for marijuana use may vary across Canada: legalization official
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[July 07, 2016]
By Ethan Lou
TORONTO (Reuters) - Minimum ages for
marijuana consumption may vary across Canada when it becomes legal, but
authorities will be firmly against drug tourism and cross-border
movement of the substance, the Liberal government's point man on the
issue said on Wednesday.
The government also wants consistent nation-wide impaired-driving
laws for marijuana, said Bill Blair, parliamentary secretary to the
justice minister, as the country formulates a new drug law ahead of
a spring 2017 deadline.
"We would like to see consistency and a consensus across the country
on the best way to keep our roadways safe," Blair, the former
Toronto police chief, said at an interview in his Toronto
He said provinces should have a say, but legalization led by
individual regions, such as in the United States, causes a
“difficult situation,” in which state laws sometimes contradict
Canada's Liberal government said in April it will introduce
legislation to legalize marijuana's recreational use. It has formed
a task force that will report back in November.
Blair cautioned the government has not made firm decisions on many
aspects of legalization, which will be heavily influenced by the
task force's report. But he said the government does "not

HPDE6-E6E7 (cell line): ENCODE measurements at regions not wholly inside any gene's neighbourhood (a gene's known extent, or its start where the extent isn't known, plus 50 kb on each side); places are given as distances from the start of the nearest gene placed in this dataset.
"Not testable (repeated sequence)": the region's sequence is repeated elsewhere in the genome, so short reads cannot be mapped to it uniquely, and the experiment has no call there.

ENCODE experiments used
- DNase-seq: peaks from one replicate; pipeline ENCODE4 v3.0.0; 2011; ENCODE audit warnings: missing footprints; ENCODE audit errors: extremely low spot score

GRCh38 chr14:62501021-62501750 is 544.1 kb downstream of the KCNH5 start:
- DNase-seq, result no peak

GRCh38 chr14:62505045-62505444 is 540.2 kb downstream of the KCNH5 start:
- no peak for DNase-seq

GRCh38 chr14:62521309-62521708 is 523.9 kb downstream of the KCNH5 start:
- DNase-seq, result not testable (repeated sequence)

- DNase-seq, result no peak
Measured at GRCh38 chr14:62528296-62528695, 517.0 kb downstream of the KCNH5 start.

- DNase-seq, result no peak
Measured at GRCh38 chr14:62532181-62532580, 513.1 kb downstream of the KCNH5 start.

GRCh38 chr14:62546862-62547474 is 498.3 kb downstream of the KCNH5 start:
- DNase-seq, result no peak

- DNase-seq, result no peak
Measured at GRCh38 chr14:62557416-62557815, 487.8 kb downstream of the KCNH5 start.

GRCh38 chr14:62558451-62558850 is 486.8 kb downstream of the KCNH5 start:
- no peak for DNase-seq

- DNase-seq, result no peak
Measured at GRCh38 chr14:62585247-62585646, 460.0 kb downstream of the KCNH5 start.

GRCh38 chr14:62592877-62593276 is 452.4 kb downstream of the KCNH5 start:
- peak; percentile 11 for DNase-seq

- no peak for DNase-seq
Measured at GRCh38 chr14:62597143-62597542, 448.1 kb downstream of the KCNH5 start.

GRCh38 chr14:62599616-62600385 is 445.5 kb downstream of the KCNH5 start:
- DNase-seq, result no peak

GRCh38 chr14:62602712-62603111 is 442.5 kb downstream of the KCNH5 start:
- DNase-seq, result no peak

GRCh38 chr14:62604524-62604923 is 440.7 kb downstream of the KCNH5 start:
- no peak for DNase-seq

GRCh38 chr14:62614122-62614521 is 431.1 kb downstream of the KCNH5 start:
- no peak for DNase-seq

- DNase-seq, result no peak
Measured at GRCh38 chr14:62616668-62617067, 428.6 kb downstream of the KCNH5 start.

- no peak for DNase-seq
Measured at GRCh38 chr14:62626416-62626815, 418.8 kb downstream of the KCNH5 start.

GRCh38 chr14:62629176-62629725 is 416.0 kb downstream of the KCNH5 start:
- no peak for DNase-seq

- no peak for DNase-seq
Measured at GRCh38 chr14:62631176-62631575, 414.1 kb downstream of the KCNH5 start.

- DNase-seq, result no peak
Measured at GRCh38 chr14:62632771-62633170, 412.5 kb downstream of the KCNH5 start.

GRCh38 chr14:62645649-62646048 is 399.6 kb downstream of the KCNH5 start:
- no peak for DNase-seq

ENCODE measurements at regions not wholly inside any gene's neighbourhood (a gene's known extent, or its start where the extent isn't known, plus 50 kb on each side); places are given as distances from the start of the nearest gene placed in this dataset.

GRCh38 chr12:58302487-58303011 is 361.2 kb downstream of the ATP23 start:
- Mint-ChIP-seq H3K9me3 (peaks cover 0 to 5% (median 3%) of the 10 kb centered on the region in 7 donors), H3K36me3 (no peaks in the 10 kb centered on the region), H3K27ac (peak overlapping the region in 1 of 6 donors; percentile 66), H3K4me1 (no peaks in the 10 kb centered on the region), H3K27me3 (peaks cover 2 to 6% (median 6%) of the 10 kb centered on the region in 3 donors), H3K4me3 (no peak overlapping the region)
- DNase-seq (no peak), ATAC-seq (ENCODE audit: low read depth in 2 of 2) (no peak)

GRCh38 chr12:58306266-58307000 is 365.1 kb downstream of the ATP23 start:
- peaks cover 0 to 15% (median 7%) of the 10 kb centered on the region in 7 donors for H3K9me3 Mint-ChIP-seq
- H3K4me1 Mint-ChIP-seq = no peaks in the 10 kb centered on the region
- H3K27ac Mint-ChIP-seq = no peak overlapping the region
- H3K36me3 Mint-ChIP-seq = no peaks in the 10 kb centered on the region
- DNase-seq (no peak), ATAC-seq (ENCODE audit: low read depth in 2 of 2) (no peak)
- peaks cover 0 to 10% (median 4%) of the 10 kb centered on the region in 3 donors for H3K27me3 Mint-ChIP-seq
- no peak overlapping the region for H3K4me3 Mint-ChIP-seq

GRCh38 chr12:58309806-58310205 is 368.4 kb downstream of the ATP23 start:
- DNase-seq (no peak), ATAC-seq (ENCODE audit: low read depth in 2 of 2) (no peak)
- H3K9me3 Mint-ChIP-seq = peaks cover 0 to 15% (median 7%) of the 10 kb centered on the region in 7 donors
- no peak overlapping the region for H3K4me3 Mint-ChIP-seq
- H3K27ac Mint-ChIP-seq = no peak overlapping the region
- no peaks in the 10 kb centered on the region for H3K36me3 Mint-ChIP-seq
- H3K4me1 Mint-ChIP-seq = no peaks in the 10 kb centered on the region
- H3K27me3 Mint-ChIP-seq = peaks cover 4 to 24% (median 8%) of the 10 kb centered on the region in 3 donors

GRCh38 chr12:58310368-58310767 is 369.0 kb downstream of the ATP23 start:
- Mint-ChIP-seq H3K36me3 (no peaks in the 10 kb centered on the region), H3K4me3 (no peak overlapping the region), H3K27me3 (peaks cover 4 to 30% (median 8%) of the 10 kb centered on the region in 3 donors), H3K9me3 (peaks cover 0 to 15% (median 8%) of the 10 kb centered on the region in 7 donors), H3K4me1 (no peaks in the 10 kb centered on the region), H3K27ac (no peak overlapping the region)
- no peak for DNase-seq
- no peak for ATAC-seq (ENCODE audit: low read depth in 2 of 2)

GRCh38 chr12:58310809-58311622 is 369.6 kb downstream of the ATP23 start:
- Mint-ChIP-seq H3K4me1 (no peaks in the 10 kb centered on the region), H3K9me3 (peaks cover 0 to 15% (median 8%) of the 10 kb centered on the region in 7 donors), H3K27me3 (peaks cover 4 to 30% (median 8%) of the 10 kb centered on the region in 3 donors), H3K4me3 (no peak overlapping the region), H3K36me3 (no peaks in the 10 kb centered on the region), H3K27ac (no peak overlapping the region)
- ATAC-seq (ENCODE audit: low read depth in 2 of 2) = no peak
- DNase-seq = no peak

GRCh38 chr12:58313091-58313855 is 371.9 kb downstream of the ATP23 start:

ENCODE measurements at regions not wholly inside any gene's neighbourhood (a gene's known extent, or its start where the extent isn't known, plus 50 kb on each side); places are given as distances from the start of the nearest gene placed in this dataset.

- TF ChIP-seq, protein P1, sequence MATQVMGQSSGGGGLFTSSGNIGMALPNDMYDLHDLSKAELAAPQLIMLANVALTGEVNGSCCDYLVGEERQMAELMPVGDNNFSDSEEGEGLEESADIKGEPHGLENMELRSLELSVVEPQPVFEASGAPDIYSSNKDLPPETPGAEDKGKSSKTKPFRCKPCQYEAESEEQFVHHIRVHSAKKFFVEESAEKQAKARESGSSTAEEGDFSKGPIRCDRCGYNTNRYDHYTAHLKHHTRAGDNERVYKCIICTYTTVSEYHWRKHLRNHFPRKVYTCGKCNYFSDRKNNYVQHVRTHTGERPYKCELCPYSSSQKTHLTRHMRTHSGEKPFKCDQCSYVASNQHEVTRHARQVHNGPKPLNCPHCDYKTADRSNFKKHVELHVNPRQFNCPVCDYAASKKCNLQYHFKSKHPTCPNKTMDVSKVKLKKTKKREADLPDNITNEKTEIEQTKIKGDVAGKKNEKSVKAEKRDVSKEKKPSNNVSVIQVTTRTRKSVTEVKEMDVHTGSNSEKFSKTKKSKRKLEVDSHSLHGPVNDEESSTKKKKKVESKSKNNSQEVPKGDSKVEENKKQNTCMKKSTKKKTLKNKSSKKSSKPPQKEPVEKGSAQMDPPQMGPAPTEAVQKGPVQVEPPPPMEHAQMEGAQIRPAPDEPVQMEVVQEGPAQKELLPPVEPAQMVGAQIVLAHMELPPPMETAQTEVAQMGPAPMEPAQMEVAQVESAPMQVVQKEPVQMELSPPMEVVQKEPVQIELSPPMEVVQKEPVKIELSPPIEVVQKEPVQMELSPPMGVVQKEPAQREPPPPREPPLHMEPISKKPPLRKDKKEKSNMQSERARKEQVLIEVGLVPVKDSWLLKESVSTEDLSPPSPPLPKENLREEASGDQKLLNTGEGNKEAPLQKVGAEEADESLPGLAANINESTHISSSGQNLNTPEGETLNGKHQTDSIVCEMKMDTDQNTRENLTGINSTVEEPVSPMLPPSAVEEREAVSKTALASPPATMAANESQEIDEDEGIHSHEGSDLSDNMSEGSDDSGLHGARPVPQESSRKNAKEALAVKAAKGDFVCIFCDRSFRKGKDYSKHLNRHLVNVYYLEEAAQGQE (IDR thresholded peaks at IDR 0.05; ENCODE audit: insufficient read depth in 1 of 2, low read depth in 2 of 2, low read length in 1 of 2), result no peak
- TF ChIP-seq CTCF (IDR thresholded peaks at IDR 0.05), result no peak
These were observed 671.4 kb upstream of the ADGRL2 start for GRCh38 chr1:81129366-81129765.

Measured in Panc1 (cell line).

necessarily" need a nation-wide marijuana consumption age, citing
different ages provinces have for alcohol use.
Canada intends to implement regulations to "discourage" drug
tourism, as the country is taking a strict public-health approach
and is not out to make money, he said.
Blair said people will not be able to take marijuana out of the
country due to international conventions restricting drug movement.
The government may also increase penalties for trafficking, which
would remain an issue as foreign marijuana would not have adequate
quality controls, he said.
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He and other politicians have said that for now, unregulated
marijuana sales remain illegal, despite their flourishing since the
Liberals came to power.
But enforcement, handled by municipalities, has been inconsistent,
and many marijuana shops continue to openly defy the law.
Blair said enforcement is ultimately not a federal matter, though he
is satisfied with the current level of enforcement.
"It doesn't mean everybody needs to be in jail," he said.
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